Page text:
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Ukraine Relief

Disaster Relief

Direct Relief has deployed more than 2,400 tons of medical aid, 326.4 million defined daily doses, $42 million in financial assistance, and $1.2 billion in material aid assistance to Ukraine since the war broke out.

Four pallets of emergency medical aid loading onto FedEx cargo plane
52 tons of medical aid arrives in Warsaw, Poland, on June 26, 2022, for last-mile distribution to health facilities in Ukraine. FedEx donated the charter transportation, free of charge. (FedEx photo)


War in Ukraine has killed thousands and injured untold more, while millions of Ukrainians have been displaced.

Direct Relief is a recognized international partner of Ukraine’s Ministry of Health and supports several groups in Ukraine and regionally with requested medical aid—including trauma kits, cancer drugs, insulin, antidotes used in chemical attacks, and more.

In addition to medical aid, Direct Relief has provided more than $36 million in financial assistance, including direct cash aid to support local healthcare organizations to help Ukrainian refugees obtain needed medications at no cost.


Tons of Medical Aid


emergency Shipments


Medicine Doses*


Medical Aid Value**


Cash Assistance


Hospitals & Clinics


“Direct Relief was created out of the ashes of WWII by Europeans who fled. It’s stunning and sad that humanitarian assistance is needed again in the same neighborhood, but it’s definitely consistent with our organization’s roots, initial focus, and longstanding mission.”

– Thomas Tighe, President & CEO, Direct Relief

Direct Relief is deploying urgently needed medical aid directly to Ukraine’s Ministry of Health, with which it has a standing agreement, and to other on-the-ground organizations in Ukraine and throughout the region.

Since the war broke out, Direct Relief has deployed more than 2,400 tons of medical assistance, including trauma kits, cancer drugs, insulin, antidotes used in chemical attacks, and other critical medicines, to the Ministry of Health and other healthcare providers.

Direct Relief has also supplied the Ukrainian Ministry of Health with hundreds of emergency medical backpacks for first responders working in the field and dealing with injuries, trauma, infections, and other acute medical needs.

(Specific aid distribution locations within Ukraine are being withheld for security reasons)

More than 2,400 tons of medical aid have been provided in response to Ukraine relief over the past two years, and more than $42 million in financial assistance has gone to health providers and first responders offering services to impacted patients.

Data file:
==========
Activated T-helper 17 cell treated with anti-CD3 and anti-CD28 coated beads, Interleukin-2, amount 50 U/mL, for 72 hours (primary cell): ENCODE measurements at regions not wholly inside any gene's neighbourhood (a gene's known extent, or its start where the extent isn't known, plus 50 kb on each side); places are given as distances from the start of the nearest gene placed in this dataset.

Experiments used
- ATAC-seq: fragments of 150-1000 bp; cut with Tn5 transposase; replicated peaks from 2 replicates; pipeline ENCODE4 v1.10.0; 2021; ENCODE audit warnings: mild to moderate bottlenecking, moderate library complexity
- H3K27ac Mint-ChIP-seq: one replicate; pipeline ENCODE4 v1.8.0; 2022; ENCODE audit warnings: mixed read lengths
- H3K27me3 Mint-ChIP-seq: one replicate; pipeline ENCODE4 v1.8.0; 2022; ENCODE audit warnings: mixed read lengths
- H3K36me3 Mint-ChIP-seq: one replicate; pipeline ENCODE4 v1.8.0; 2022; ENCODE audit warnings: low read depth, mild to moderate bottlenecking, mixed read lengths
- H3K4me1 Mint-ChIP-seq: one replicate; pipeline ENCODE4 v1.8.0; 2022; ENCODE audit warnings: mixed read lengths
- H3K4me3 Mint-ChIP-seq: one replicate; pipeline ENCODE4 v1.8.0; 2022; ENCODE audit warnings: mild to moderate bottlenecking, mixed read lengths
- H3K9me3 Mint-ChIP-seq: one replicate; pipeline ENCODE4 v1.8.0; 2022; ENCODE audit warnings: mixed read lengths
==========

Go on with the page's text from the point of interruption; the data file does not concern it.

Medical Needs in Ukraine

The war in Ukraine has left 1,035 health facilities damaged by bombings and over 171 totally destroyed. The impact on the healthcare system is severe. Health concerns during this time include medical needs for thousands of people who have been internally displaced within Ukraine and many others who have fled into refugee camps established in the neighboring countries of Moldova, Poland, and others.

Humanitarian crises invariably lead to a wide range of health problems:

  • Infectious diseases – in Ukraine, HIV/AIDS, tuberculosis, polio, and Covid-19 are particular concerns, especially since oxygen shortage is a severe problem in the country.
  • Loss of chronic care medications frequently leads to acute, life-threatening health crises.
  • Maternal health care and vital services are disrupted.
  • The trauma of conflict has significant consequences on people’s mental health.

Direct Relief, drawing on its extensive humanitarian response experience, is supporting overwhelmed health systems to address these impacts as more information becomes available.

Direct Relief is also working with the manufacturers of essential medical products to facilitate donations to assist Ukrainians affected by war, whether they are still in the country or have fled to one of the neighboring nations receiving refugees.

Ukraine Aid Map

Ukrainian Crisis: How to Help

Direct Relief is providing critical medical aid, including wound care and ICU medications, to people affected by the war in Ukraine, including those who have fled to neighboring countries.

* Doses are measured as Defined Daily Doses, a statistical measure of drug consumption defined by the WHO.

** For an overview of how Direct Relief values medical aid, visit: Cash and In-Kind Contributions

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